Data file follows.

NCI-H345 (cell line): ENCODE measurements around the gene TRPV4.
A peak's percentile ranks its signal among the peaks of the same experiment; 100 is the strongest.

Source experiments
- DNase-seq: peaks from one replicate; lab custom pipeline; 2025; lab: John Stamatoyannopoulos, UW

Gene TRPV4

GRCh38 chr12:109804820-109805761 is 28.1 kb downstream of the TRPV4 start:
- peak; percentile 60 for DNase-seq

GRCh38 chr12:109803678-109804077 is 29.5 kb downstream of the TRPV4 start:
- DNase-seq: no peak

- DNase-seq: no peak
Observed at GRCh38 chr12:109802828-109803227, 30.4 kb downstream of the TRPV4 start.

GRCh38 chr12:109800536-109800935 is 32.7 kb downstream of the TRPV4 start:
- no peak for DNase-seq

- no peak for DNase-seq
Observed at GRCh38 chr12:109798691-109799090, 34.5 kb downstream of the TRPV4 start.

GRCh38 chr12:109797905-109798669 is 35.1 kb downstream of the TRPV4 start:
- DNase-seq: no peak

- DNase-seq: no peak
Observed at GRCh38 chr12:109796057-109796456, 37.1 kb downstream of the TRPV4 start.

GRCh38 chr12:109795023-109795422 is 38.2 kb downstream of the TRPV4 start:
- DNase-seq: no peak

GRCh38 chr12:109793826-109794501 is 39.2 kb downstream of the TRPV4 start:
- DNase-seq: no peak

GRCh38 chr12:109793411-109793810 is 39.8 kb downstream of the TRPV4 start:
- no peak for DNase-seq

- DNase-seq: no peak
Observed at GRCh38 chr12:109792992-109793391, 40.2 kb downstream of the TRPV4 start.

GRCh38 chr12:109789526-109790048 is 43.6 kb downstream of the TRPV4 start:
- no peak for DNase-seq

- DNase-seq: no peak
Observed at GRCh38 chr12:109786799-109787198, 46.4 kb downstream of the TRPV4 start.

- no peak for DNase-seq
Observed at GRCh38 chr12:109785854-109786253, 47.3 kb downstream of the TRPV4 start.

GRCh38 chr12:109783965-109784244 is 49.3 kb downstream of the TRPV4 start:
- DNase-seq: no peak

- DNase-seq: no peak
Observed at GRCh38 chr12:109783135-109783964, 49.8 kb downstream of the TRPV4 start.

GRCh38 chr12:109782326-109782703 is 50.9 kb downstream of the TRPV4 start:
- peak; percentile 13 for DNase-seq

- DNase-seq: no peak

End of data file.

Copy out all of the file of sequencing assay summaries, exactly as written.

NCI-H345 (cell line): ENCODE measurements around the gene TRPV4.
A peak's percentile ranks its signal among the peaks of the same experiment; 100 is the strongest.

Source experiments
- DNase-seq: peaks from one replicate; lab custom pipeline; 2025; lab: John Stamatoyannopoulos, UW

Gene TRPV4

GRCh38 chr12:109804820-109805761 is 28.1 kb downstream of the TRPV4 start:
- peak; percentile 60 for DNase-seq

GRCh38 chr12:109803678-109804077 is 29.5 kb downstream of the TRPV4 start:
- DNase-seq: no peak

- DNase-seq: no peak
Observed at GRCh38 chr12:109802828-109803227, 30.4 kb downstream of the TRPV4 start.

GRCh38 chr12:109800536-109800935 is 32.7 kb downstream of the TRPV4 start:
- no peak for DNase-seq

- no peak for DNase-seq
Observed at GRCh38 chr12:109798691-109799090, 34.5 kb downstream of the TRPV4 start.

GRCh38 chr12:109797905-109798669 is 35.1 kb downstream of the TRPV4 start:
- DNase-seq: no peak

- DNase-seq: no peak
Observed at GRCh38 chr12:109796057-109796456, 37.1 kb downstream of the TRPV4 start.

GRCh38 chr12:109795023-109795422 is 38.2 kb downstream of the TRPV4 start:
- DNase-seq: no peak

GRCh38 chr12:109793826-109794501 is 39.2 kb downstream of the TRPV4 start:
- DNase-seq: no peak

GRCh38 chr12:109793411-109793810 is 39.8 kb downstream of the TRPV4 start:
- no peak for DNase-seq

- DNase-seq: no peak
Observed at GRCh38 chr12:109792992-109793391, 40.2 kb downstream of the TRPV4 start.

GRCh38 chr12:109789526-109790048 is 43.6 kb downstream of the TRPV4 start:
- no peak for DNase-seq

- DNase-seq: no peak
Observed at GRCh38 chr12:109786799-109787198, 46.4 kb downstream of the TRPV4 start.

- no peak for DNase-seq
Observed at GRCh38 chr12:109785854-109786253, 47.3 kb downstream of the TRPV4 start.

GRCh38 chr12:109783965-109784244 is 49.3 kb downstream of the TRPV4 start:
- DNase-seq: no peak

- DNase-seq: no peak
Observed at GRCh38 chr12:109783135-109783964, 49.8 kb downstream of the TRPV4 start.

GRCh38 chr12:109782326-109782703 is 50.9 kb downstream of the TRPV4 start:
- peak; percentile 13 for DNase-seq

- DNase-seq: no peak